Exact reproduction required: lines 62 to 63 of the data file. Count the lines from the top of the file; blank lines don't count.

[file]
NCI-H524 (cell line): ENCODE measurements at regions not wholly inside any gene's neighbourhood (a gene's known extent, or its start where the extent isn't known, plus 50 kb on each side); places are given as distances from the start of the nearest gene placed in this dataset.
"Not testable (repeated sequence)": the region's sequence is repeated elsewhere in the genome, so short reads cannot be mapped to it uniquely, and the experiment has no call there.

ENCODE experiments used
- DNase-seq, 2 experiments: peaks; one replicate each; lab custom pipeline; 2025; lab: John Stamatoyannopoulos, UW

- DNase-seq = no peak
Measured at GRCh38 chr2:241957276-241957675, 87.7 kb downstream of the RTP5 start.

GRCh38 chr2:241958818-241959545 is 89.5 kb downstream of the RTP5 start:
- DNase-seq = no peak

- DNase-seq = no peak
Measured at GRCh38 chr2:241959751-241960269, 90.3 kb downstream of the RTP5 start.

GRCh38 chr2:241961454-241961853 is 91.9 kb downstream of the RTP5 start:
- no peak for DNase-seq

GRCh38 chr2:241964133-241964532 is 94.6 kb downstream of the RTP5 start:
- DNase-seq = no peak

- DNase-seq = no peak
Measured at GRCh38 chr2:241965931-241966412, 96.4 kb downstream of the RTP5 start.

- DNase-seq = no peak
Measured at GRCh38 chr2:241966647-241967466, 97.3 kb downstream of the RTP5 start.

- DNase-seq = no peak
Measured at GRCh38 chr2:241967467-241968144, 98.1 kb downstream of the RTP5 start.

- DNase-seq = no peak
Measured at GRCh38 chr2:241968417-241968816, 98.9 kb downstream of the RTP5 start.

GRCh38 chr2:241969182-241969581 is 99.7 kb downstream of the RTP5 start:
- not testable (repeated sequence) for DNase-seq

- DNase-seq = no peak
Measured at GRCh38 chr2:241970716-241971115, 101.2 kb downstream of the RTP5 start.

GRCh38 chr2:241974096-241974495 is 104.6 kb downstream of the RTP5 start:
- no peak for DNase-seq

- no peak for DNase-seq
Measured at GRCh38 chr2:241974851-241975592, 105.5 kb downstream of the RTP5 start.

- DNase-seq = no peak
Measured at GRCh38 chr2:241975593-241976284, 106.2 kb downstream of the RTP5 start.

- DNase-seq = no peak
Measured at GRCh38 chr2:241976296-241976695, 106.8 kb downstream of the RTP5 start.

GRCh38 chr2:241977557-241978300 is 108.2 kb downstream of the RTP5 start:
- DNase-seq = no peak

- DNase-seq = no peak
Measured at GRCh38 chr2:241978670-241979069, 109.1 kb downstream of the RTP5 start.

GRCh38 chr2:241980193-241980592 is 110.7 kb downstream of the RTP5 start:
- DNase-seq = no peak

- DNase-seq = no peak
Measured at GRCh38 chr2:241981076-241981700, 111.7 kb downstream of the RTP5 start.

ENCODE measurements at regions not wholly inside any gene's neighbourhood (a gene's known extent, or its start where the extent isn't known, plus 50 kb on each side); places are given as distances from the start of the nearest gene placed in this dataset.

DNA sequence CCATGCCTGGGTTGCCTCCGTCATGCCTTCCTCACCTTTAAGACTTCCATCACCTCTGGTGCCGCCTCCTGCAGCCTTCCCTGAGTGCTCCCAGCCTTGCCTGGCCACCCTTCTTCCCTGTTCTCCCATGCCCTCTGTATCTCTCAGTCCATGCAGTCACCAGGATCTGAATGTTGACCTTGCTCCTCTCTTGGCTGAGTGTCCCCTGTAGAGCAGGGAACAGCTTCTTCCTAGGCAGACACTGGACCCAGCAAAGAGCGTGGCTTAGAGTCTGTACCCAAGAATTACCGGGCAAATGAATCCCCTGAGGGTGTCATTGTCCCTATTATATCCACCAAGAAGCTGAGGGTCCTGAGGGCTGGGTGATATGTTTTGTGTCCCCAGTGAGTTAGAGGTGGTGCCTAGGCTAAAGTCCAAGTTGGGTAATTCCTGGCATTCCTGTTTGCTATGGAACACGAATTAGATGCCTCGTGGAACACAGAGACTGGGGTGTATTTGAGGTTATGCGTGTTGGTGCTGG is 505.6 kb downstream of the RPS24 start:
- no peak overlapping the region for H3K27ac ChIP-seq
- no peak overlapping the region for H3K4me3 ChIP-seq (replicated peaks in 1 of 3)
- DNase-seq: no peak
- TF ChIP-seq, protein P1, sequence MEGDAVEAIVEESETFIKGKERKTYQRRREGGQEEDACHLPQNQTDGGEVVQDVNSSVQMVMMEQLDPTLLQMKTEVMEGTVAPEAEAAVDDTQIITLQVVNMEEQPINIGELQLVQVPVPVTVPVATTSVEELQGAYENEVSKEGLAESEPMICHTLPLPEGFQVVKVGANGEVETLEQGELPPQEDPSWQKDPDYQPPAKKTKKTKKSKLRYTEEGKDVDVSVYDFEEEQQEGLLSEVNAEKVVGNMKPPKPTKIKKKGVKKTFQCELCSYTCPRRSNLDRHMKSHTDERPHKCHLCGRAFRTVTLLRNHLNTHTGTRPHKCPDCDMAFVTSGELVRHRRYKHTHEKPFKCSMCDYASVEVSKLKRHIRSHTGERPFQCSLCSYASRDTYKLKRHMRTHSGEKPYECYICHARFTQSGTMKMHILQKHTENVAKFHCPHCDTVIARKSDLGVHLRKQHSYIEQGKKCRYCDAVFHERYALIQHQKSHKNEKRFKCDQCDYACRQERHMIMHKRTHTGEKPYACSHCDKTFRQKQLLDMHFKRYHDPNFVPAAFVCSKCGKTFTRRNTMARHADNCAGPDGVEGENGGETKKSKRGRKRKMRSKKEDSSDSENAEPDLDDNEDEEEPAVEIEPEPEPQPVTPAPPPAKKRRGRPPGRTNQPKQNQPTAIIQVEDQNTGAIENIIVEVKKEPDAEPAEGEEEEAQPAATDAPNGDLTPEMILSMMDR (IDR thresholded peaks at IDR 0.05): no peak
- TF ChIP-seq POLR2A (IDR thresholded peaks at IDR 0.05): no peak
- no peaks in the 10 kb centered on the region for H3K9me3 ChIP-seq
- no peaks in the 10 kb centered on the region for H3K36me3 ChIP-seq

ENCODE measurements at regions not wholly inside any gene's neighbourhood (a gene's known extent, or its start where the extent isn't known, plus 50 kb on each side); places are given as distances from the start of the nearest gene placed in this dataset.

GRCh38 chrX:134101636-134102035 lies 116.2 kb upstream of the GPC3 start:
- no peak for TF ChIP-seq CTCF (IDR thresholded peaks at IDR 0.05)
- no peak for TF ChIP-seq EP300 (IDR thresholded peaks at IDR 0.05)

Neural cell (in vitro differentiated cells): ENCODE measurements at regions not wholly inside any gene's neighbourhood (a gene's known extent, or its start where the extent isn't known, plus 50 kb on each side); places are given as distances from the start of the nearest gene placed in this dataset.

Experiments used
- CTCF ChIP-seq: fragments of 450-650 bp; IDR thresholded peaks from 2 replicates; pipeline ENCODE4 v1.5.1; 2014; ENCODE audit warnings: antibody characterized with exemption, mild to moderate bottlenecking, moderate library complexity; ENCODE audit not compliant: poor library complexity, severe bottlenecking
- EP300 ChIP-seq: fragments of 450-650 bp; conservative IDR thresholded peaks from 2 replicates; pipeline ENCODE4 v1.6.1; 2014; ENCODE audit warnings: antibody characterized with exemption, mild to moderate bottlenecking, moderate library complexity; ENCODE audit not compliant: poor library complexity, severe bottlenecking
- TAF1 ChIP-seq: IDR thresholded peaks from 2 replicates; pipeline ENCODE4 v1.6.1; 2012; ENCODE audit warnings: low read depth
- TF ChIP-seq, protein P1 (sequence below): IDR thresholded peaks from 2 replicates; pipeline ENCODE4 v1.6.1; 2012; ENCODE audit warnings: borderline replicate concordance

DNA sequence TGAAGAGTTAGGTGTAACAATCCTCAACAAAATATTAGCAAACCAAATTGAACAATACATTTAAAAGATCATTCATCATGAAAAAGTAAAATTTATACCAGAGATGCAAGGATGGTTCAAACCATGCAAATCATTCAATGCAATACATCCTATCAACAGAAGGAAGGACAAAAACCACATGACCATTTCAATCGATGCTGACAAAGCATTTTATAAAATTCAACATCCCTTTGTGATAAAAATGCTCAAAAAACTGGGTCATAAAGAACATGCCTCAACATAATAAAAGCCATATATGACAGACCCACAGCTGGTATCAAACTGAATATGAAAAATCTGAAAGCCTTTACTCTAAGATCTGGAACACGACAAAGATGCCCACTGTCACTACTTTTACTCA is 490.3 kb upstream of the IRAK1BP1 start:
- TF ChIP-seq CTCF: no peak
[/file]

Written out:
DNA sequence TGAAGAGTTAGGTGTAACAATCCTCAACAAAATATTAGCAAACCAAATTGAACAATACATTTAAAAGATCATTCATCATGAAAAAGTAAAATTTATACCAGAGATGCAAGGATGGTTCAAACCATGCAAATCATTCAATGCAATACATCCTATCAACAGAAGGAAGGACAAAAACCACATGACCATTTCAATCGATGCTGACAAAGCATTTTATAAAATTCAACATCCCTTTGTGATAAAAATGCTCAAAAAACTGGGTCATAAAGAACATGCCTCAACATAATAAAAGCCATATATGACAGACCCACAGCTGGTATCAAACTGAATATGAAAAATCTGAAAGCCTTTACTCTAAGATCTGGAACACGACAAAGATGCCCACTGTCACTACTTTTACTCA is 490.3 kb upstream of the IRAK1BP1 start:
- TF ChIP-seq CTCF: no peak